We have seen some remarkable medical breakthroughs in the past two decades. In terms of sheer impact, it could be argued that transforming HIV infection from a certain death sentence into a manageable chronic disease, and a cure for hepatitis C, which is four times more prevalent than HIV worldwide, are at or near the top of this list.
Although progress against certain cancers has been significant (and more newsworthy), many cancers remain untreatable, or, at the very least barely treatable.
This is evident from a list of approved cancer drugs in the past two decades. Some of these therapies have resulted in cures, or significant extension of life, but as ACSH s Dr. Josh Bloom pointed out in his 2013 New York Post op-ed, many of the newly approved cancer drugs are not only extremely expensive, but extend life by months, rather than years.
But now, much of the thrust of cancer research is based on an entirely different approach. Rather than treating leukemias with known leukemia drugs, or melanoma with melanoma drugs, a much more sophisticated approach is now the cutting edge of technology determining the mutation of genes that are responsible for cancers (and other diseases), and targeting the mutation not the broad cancer type.
The latest breakthrough in this area is a drug called venetoclax, which is being co-developed by Roche and AbbVie. Venetoclax specifically targets relapsed or refractory (non responsive) chronic lymphocytic leukemia (CLL) a cancer with a poor outcome that is caused by a specific genetic mutation on one chromosome.
Although only three to ten percent of CLL patients have this mutation, this number jumps to between 30 and 50 percent for patients who do not respond to conventional treatment. The bottom line: patients with the worst type of CLL benefit the most.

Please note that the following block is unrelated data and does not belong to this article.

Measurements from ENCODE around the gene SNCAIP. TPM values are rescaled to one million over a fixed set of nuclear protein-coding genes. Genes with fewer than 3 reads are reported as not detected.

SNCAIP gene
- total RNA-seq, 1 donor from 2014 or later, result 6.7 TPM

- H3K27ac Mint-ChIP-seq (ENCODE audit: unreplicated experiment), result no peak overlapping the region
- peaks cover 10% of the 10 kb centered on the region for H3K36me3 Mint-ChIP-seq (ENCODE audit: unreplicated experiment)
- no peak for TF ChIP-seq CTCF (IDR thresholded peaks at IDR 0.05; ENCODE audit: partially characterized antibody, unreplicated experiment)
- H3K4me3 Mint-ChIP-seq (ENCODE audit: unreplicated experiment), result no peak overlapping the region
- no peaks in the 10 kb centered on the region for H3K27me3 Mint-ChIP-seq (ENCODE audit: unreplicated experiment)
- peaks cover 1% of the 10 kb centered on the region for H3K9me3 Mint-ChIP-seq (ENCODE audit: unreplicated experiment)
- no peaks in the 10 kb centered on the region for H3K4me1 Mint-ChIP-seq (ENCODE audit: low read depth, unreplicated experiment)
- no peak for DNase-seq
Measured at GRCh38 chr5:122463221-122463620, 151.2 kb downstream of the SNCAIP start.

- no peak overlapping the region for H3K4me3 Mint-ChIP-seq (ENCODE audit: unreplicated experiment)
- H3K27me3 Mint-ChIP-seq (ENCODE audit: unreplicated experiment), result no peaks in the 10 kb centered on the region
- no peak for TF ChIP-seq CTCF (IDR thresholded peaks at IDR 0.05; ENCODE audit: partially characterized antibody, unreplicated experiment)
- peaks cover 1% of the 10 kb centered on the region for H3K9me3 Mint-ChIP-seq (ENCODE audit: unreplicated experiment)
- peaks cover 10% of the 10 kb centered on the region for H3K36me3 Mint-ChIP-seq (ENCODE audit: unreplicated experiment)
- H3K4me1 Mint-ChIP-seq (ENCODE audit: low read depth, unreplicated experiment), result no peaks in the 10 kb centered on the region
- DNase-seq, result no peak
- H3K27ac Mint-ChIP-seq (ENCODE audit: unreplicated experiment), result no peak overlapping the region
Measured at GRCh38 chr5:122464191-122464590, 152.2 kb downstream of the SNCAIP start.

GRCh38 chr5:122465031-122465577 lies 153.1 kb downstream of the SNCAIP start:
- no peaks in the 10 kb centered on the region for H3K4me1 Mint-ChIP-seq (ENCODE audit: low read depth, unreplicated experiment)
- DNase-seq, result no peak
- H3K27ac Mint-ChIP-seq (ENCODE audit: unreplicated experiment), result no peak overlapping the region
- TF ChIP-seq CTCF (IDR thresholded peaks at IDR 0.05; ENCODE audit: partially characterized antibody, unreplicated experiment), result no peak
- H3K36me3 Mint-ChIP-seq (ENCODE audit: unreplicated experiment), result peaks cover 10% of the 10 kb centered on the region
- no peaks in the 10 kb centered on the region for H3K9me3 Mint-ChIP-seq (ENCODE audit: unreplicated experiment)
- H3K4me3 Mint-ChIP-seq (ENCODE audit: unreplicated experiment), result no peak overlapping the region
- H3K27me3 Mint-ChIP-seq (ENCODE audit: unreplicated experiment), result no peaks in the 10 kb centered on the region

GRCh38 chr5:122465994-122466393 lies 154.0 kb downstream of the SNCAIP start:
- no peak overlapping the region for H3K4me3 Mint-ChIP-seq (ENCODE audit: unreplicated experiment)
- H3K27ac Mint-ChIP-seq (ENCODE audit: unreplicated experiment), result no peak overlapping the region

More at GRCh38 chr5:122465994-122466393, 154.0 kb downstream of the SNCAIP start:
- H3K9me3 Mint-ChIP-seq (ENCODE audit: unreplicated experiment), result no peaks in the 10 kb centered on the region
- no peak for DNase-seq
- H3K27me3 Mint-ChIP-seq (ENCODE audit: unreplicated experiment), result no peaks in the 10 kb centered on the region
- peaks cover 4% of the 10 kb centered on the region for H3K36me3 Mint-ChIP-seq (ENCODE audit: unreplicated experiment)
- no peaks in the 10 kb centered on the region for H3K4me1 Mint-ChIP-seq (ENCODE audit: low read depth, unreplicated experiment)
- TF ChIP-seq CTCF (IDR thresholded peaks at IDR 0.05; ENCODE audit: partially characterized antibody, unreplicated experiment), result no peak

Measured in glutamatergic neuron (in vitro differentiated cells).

The FDA has (rightly so) designated venetoclax as a breakthrough therapy. This designation is given when early data show that a product may provide substantial improvement over existing therapies, especially in the case of life-threatening diseases. This designation gives a drug fast-track status with the agency, which allows it to jump ahead of other drugs and be reviewed more quickly.
Sandra Horning, the Chief Medical Officer and Head of Global Clinical Development at Roche said, We are pleased that the FDA has granted venetoclax breakthrough therapy designation and hope this regulatory pathway will help us bring venetoclax to people with this difficult-to-treat disease soon.
Dr. Bloom says, This is hardly the first time that treatments for diseases are based on gene sequencing. Although this is a major focus in oncology, the approach has been used in other disease areas. For example, Boston-based Vertex designed a drug called Kalydeco, which is used for treatment for a small set of patients who have a form of cystic fibrosis that arises from a specific genetic mutation. Only four percent of CF victims have this particular mutation, and the drug works only on this subset of patients. (This is also the perfect example of an orphan drug.)
This is just another example of the infancy of personalized medicine, which we can only hope will be the wave of the future.
Dr. Bloom predicts, I suspect there will be a time, perhaps in the near future, where traditional chemotherapy will be viewed as the modern equivalent of bloodletting. Then, the term cancer will take on an entirely different meaning, possibly in the same way HIV was 20 years ago.